The Countess of Rosse gives birth to eleven children, but only four survive to adulthood:
A trained barrister, Pery becomes a member of the Irish House of Commons for the Wicklow Borough constituency in 1751. On the dissolution of the house following the death of George II, he is elected for the constituency of Limerick City and serves from 1761 until 1785, becoming Speaker of the House in 1771. In 1783, he stands also for Dungannon, however chooses to sit for Limerick City. He is considered one of the most powerful politicians in Ireland in his time, leading a faction which includes his nephew, the future Earl of Limerick, and his relatives by marriage, the Hartstonges. Following his resignation, he is created Viscount Pery, of Newtown Pery, near the City of Limerick, in the Peerage of Ireland, entitling him to a seat in the Irish House of Lords. As he has no male heirs, his title becomes extinct on his death in 1806.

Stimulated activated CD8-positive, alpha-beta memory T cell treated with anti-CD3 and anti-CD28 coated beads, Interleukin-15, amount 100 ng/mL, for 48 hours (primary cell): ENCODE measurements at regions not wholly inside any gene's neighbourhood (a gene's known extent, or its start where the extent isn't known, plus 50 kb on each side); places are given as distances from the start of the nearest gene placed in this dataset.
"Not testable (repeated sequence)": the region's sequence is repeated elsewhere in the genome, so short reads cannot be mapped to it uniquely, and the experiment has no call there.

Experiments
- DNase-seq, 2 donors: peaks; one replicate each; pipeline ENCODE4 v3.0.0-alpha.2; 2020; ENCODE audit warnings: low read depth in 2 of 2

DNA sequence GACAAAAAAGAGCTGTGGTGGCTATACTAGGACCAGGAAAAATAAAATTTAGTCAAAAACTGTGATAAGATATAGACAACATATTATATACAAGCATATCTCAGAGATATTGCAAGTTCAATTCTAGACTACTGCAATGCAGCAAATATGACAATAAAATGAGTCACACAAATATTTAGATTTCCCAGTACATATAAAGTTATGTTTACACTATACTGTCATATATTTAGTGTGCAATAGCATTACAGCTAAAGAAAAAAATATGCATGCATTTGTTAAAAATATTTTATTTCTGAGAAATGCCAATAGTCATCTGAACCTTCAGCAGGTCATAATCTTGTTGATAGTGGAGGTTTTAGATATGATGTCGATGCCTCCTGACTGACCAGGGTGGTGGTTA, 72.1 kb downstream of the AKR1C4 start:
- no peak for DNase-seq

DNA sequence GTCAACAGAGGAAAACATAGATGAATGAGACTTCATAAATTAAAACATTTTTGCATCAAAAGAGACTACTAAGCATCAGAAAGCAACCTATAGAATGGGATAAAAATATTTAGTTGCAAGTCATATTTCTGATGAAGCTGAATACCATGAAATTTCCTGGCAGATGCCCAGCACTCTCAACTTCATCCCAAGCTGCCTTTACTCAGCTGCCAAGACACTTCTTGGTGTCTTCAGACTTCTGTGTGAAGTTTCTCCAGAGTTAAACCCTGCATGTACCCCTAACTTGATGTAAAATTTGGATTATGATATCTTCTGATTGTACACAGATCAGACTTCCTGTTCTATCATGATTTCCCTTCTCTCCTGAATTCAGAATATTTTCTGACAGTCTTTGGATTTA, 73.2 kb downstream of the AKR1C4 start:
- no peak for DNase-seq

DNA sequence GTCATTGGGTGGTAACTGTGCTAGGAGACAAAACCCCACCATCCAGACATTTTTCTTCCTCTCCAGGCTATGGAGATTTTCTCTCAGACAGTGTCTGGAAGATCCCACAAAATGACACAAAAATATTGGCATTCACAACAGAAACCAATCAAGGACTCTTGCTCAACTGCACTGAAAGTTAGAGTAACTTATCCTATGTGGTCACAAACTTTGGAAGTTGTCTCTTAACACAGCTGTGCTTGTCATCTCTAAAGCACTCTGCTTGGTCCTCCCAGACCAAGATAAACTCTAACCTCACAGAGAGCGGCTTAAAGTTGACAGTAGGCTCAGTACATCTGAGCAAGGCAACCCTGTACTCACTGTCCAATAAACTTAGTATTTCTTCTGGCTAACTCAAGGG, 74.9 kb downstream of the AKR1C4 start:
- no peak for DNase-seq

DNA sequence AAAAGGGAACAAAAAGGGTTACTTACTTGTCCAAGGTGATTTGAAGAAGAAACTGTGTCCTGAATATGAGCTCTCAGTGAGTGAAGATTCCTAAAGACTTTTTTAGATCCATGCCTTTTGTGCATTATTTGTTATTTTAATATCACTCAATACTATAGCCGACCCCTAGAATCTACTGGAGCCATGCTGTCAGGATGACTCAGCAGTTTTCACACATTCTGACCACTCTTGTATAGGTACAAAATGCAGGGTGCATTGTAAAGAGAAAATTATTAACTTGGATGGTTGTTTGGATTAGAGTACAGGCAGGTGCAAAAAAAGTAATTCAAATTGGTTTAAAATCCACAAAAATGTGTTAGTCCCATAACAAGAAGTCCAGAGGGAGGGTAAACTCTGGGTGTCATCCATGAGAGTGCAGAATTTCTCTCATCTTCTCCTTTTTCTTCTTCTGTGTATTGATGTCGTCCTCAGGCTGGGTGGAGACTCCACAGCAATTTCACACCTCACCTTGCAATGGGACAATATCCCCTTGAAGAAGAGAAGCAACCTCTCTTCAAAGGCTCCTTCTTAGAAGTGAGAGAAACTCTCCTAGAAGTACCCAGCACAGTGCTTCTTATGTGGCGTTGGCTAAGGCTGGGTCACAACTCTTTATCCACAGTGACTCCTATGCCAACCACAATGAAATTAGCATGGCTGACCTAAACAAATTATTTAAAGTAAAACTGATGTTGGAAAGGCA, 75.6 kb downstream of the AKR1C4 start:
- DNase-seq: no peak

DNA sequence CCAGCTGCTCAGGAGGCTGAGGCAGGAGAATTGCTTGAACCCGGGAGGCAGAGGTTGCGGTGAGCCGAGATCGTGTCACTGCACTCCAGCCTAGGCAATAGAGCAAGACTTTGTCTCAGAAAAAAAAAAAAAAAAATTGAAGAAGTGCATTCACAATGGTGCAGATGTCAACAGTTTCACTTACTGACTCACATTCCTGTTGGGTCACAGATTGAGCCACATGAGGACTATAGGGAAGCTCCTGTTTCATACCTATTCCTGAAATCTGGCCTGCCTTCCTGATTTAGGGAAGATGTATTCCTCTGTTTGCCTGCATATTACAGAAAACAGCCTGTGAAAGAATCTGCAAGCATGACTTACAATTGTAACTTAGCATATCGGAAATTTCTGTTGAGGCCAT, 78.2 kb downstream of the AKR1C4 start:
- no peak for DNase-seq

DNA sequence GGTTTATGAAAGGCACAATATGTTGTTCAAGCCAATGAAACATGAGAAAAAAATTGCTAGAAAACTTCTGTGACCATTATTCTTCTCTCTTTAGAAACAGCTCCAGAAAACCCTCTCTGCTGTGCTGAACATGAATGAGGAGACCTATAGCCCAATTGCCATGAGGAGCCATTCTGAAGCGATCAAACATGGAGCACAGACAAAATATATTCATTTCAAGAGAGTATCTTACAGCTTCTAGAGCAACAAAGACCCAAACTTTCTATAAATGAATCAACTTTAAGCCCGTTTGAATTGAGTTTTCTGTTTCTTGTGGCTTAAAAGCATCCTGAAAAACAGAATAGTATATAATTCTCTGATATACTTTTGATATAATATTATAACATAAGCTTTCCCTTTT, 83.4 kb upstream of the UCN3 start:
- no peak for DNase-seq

Pery is also noted for his part in the history of the architecture of Limerick. In 1765, he commissions the engineer Davis Ducart to design a town plan for land that he owns on the southern edge of the existing city, which leads to the construction of the Georgian area of the city later known as Newtown Pery. He is also commemorated in the naming of Pery Square.
Pery marries Patricia (Patty) Martin of Dublin in 1756, who dies a year later, and secondly Elizabeth Vesey, daughter of John Vesey, 1st Baron Knapton, and Elizabeth Brownlow. He and Elizabeth have two daughters:
Wolfe is the eighth of nine sons born to John Wolfe (1700–60) and his wife Mary (d. 1763), the only child and heiress of William Philpot, a successful merchant at Dublin. One of his brothers, Peter, is the High Sheriff of Kildare, and his first cousin Theobald is the father of the poet Charles Wolfe.